Mrs. Harper sat next to Kim and hugged her close. “I don’t know what to say. I know how you feel.”

“Oh, Mom, I even feel bad that I feel bad!” Kim tried to laugh. “I feel guilty. I should be happy that Corrie is beginning to come out to church.”

“And maybe that’s your answer,” Mrs. Harper said.


“Not every girl your age would even feel guilty. That shows a great deal of maturity. Maybe the blessings of doing what’s right—washing dishes and tending kids and being active—aren’t material blessings, aren’t parts in plays. Think about it awhile.” She hugged her daughter again. “I don’t mean to diminish your pain. It’s there. I know it, but you’ve kept it private and you didn’t hurt Corrie. I’m proud of you.”

Kim smiled—barely.

“Come on now, let’s get dinner and then if you want, we can talk about it more later.”

Kim wiped at her eyes one more time and put on a smile. It was one of the best stage faces she’d ever created.

“That’s better,” Mrs. Harper said. “Now let’s get dinner.”

The pressurized feeling was gone, but all afternoon the thoughts and emotions jostled inside her. It really wasn’t fair. No amount of reasoning or logic could bring her to any other conclusion. But what had her mother meant? What other blessings were there?

Dinner was eaten, cleaned away, the home evening lesson was over, and Kim was writing in her journal when the telephone rang.

“Kim,” Mrs. Harper called, “Sister Tibler’s on the phone for you.”

Kim wished she could ask her Mom to say she wasn’t there, but it would be easier to get her to sprout wings and fly.

“I’m coming,” she called back.

Kim took the phone but her mother didn’t leave.

“What is it?” she asked as Kim hung up. “She sounded upset.”

“She was. Lara’s father had a heart attack this afternoon. He died about an hour ago.”

“Oh, no,” Mrs. Harper whispered.

“They don’t have any relatives around, and Lara’s mom is taking it pretty hard.”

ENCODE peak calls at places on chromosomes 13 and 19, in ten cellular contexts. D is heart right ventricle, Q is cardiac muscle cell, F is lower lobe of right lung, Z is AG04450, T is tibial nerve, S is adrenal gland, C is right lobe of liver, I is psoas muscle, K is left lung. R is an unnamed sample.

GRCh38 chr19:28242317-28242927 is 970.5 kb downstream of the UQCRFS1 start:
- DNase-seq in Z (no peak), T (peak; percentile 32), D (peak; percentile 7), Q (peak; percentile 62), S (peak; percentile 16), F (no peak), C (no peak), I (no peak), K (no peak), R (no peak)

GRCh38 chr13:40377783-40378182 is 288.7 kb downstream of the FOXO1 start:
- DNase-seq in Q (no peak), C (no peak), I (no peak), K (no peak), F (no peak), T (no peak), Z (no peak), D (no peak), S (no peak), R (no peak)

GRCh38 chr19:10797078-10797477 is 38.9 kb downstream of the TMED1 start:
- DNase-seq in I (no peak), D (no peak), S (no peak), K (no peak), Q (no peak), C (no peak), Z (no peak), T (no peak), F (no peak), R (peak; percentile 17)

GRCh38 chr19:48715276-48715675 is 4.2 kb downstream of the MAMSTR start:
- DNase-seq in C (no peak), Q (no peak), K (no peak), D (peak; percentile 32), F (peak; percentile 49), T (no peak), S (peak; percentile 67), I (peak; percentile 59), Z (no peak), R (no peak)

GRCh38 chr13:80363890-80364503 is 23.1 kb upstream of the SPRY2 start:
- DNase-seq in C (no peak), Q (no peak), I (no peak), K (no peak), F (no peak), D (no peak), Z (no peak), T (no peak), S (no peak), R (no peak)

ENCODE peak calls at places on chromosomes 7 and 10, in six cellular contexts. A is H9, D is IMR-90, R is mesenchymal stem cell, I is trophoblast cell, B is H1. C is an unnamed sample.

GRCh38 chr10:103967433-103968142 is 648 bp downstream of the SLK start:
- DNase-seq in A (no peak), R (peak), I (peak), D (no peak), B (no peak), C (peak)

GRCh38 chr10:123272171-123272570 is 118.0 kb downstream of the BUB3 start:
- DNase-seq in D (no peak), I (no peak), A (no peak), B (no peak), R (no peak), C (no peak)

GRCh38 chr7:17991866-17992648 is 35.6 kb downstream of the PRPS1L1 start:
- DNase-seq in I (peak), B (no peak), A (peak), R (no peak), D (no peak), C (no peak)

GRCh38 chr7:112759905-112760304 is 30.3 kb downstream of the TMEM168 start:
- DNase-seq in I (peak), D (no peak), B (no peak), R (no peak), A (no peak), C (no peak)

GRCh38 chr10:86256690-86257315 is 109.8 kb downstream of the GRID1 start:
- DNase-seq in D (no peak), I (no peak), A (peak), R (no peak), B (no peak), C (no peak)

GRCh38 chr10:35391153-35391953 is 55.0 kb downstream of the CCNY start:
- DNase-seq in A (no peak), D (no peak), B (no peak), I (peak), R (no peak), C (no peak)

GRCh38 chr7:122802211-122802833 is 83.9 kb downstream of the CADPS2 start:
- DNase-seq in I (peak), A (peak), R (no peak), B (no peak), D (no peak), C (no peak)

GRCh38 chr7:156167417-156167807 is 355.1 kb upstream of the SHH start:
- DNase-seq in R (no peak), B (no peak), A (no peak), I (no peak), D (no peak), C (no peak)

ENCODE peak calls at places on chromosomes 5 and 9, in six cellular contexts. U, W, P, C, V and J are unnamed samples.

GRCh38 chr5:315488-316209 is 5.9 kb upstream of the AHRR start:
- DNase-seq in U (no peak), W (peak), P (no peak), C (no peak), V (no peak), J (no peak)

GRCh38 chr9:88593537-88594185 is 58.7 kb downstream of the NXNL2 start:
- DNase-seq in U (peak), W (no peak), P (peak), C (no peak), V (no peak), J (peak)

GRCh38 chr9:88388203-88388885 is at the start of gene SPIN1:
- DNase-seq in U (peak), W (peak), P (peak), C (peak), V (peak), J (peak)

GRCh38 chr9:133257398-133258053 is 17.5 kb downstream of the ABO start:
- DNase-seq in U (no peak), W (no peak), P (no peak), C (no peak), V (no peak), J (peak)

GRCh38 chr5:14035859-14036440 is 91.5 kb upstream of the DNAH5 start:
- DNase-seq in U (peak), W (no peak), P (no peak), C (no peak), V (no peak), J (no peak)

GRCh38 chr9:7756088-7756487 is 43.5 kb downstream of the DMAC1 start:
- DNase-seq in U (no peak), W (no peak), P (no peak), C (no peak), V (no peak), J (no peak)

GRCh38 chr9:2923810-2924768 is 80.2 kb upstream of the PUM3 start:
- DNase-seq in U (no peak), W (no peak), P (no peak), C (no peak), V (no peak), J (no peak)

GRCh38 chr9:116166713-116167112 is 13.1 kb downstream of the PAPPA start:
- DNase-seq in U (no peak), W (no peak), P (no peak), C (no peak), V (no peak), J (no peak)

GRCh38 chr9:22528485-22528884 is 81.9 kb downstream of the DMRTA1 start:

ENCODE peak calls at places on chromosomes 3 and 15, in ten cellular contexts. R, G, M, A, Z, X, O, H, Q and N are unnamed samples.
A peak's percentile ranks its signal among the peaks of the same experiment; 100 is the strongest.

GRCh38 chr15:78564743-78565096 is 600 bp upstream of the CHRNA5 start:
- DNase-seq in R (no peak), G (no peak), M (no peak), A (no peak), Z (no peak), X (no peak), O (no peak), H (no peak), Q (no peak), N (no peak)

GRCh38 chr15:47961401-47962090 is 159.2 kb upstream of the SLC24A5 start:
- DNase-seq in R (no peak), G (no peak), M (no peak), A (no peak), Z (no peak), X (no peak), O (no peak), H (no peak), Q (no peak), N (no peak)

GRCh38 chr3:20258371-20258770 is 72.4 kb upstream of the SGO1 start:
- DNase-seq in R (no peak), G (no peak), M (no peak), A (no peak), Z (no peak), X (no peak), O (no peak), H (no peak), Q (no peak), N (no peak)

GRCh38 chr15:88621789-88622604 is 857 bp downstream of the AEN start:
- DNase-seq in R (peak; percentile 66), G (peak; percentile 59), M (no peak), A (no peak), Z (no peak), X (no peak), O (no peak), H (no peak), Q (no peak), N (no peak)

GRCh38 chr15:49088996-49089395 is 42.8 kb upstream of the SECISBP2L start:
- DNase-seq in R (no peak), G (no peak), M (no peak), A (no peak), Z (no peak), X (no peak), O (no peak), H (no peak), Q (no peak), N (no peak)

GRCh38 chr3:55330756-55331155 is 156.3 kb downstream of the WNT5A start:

“And Lara’s an only child, isn’t she?”

“Yes. That’s why Sister Tibler thought we ought to go over and keep her company. See if we can help.”

“I’ve got some chocolate chip cookies in the freezer. Take those over and see if there’s anything I can do to …”

Kim smiled, then chuckled.

“What’s wrong?” Mrs. Harper asked.

Kim hugged her mom. “Nothing. It’s just you.”

“I only wanted to …”

“I know,” Kim interrupted. “I didn’t mean it in a bad way. As a matter of fact you’re pretty special. Will you get the cookies while I put on my shoes? Sister Tibler said she’d be right over.”

Kim barely had her shoes on when Sister Tibler honked. She opened the door to find it was dusk and raining. “Give Lara these,” Mrs. Harper said, handing Kim the cookies. “But most of all give her yourself.”

Kim pulled her coat up over her head and ran to the car. As she settled into the seat she became acutely aware of the ping ping of rain on the roof and the apprehension rolling and swelling in her stomach. Everything had happened so fast she hadn’t had time to think before now. What should she say? What should she do? Self-consciousness and helplessness settled heavily on her thoughts.

“Before we go,” Sister Tibler suggested, “I think maybe we ought to say a word of prayer. If you don’t mind, I’ll say it.”

They bowed their heads and Kim tried hard to listen, but the dripping rain and the barrage of feelings kept distracting her.

“Help us know how to convey our love and how to comfort … ,” Sister Tibler was saying.

Ping. Splash. Ping. The rhythm accelerated and with it Kim’s heartbeat.


“Amen,” Kim whispered.

Exchanging only a few comments, they drove, parked, got out of the car, and ran through the rain to the house. Lara answered the door.

“Hi, Lara,” Sister Tibler said, her voice such a contrast to the cold rainy night. “We heard what happened.”